Primidone, USP is a white, crystalline, highly stable substance, M. P. 279-284° C. It is poorly soluble in water (60 mg per 100 mL at 37° C) and in most organic solvents. It possesses no acidic properties, in contrast to its barbiturate analog.
Chemical name: 5-ethyldihydro-5-phenyl-4,6 (1H, 5H)-pyrimidinedione.
Primidone tablets, USP, used alone or concomitantly with other anticonvulsants, is indicated in the control of grand mal, psychomotor, and focal epileptic seizures. It may control grand mal seizures refractory to other anticonvulsant therapy.
Published Studies Related to Primidone
Comparison of add-on valproate and primidone in carbamazepine-unresponsive patients with partial epilepsy. [2009.03]
PURPOSE: Evaluation of the efficacy of add-on valproate (VPA) or primidone (PRM) in patients with partial epilepsy unresponsive to carbamazepine (CBZ)... CONCLUSION: Our results indicated that the efficacy of the CBZ/VPA combination tends to be greater than the efficacy of the CBZ/PRM combination.
Clinical Trials Related to Primidone
Effect of Primidone on Platelet Responsiveness in Patients Determined to be Clopidogrel Resistant [Enrolling by invitation]
The purpose of this study is to determine whether adding primidone will improve the
metabolism of clopidogrel thereby increasing metabolite levels within the blood stream and
platelet response to clopidogrel in patients who were previously found to lack adequate
response to clopidogrel. This information could help overcome clopidogrel resistance in
patients who are at risk for stroke or transient ischemic attack (TIA).
Bioequivalence Study of Primidone Tablets 50 mg of Dr. Reddy's Under Fasting Conditions [Completed]
The purpose of this study is to assess the bioavailability of Primidone 50 mg tablets of
Dr. Reddy's comparing with that of Mysoline@ tablets of Yamanouchi Pharma Technologies Inc,
in healthy, adult, human subjects under fasting conditions.
Fasted Bioequivalence Study of Primidone Tablets and Mysoline Tablets [Completed]
Clinical and Economic Burden of Uncontrolled Epilepsy: Analyses From a Medicaid Database and a Private Health Plan Database [Completed]
Antiepileptic drugs (AEDs) are the main therapeutic option for patients with epilepsy;
however, complete seizure control remains elusive for many patients. Uncontrolled or
refractory epilepsy is associated with a higher risk of mortality, physical injuries, and
depression or anxiety compared with patients with controlled epilepsy. Higher resource
utilization for patients with poor control is likely to be associated with higher economic
costs. While diagnostic criteria for uncontrolled epilepsy are debated by neurologists,
recent studies suggest that a diagnosis of uncontrolled epilepsy requires 1.) at least one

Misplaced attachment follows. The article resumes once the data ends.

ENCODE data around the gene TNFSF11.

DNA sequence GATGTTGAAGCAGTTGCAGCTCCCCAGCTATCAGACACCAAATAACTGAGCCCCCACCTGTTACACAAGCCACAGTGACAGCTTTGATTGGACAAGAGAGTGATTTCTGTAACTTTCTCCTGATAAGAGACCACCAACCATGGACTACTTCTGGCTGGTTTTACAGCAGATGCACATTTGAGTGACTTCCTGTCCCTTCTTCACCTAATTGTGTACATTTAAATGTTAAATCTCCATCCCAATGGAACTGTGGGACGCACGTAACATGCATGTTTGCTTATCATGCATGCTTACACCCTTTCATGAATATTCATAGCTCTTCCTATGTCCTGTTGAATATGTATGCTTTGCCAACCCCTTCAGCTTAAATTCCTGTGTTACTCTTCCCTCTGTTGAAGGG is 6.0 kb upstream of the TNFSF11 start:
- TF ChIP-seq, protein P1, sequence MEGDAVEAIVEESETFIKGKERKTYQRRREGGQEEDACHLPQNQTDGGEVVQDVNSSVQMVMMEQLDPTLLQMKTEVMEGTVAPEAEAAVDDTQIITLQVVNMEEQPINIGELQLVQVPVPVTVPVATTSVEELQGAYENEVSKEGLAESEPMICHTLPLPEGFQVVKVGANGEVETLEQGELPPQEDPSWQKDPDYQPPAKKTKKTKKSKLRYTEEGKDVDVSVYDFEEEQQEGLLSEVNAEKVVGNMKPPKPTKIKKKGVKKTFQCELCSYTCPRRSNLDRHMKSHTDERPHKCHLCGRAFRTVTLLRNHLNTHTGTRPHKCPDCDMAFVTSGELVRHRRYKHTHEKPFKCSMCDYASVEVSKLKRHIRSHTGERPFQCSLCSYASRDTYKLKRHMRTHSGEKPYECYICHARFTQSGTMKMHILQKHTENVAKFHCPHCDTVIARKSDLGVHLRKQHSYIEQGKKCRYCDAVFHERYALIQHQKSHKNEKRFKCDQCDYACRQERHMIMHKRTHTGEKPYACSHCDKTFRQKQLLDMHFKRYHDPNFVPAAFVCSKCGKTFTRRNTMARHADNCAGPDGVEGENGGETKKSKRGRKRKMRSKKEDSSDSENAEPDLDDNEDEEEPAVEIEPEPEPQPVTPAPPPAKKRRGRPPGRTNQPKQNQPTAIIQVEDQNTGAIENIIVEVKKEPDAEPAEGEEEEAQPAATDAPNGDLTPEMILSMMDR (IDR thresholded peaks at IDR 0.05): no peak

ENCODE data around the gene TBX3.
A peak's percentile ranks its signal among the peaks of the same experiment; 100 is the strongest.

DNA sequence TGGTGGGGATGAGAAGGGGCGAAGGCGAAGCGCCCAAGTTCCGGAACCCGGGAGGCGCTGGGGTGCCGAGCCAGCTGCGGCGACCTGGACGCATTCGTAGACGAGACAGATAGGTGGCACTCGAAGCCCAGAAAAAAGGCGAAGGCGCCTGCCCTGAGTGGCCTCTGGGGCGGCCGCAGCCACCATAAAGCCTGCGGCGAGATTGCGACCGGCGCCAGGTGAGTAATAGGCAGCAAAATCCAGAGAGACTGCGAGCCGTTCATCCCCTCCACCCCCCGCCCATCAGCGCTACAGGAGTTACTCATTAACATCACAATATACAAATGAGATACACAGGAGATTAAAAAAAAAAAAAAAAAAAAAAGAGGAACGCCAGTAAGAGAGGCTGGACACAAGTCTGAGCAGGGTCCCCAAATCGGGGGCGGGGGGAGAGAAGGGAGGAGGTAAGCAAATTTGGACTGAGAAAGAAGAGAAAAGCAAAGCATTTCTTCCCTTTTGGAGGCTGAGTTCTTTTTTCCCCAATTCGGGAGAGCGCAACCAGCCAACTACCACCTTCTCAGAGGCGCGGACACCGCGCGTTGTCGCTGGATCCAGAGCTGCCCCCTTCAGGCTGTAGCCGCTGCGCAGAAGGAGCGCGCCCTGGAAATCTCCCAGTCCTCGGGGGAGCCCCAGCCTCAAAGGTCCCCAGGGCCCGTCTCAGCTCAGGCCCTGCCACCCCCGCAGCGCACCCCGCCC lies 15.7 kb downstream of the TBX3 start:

seizure per month and 2.) a history of drug failures.
The objective of this study is to identify patients with uncontrolled epilepsy in both a
Medicaid database and a private health plan database, to describe patient characteristics
and AED treatment patterns between cohorts of patients with uncontrolled versus
well-controlled epilepsy, and to evaluate the economic burden of uncontrolled versus
For this evaluation, the data sources are medical and pharmacy claims in Medicaid databases
from Florida (Third quarter 1997 to second quarter 2008), Iowa (First quarter 1998 to second
quarter 2006), Kansas (First quarter 2001 to second quarter 2009), Missouri (First quarter
1997 to second quarter 2008) and New Jersey (First quarter 1997 to fourth quarter 2008) and
medical and pharmacy claims in an private health plan database.
The study design is a retrospective, longitudinal, matched-cohort study. Eligible patient
records will be assigned to one of three mutually-exclusive cohorts: uncontrolled epilepsy
(at least 2 consecutive changes in AED therapy in at least 30 days, and at least 1
epilepsy-related inpatient or emergency department (ED) visit within 365 days),
well-controlled epilepsy (no AED changes and no epilepsy-related inpatient or ED visits),
and intermediate epilepsy (not classified as uncontrolled or well-controlled).
Ph. I Dasatinib/Protracted Temozolomide in Recurrent Malignant Glioma [Withdrawn]
The primary objective of this study is to determine the maximum tolerated dose (MTD) and
dose limiting toxicity (DLT) of dasatinib when combined with protracted, daily temozolomide
(TMZ). Secondary objectives are: To further evaluate the safety and tolerability of
dasatinib plus protracted, daily TMZ; 2. To evaluate the pharmacokinetics of dasatinib when
administered with protracted, daily TMZ among recurrent malignant glioma patients who are on
and not on CYP-3A enzyme inducing anti-epileptic drugs (EIAEDs); 3. To evaluate for
anti-tumor activity with this regimen in this patient population.
Reports of Suspected Primidone Side Effects
Maternal Exposure Timing Unspecified (10),
Patent Ductus Arteriosus (9),
Choanal Atresia (5),
Maternal Drugs Affecting Foetus (4),
Drug Ineffective (4),
Speech Disorder (4), more >>
Page last updated: 2009-10-20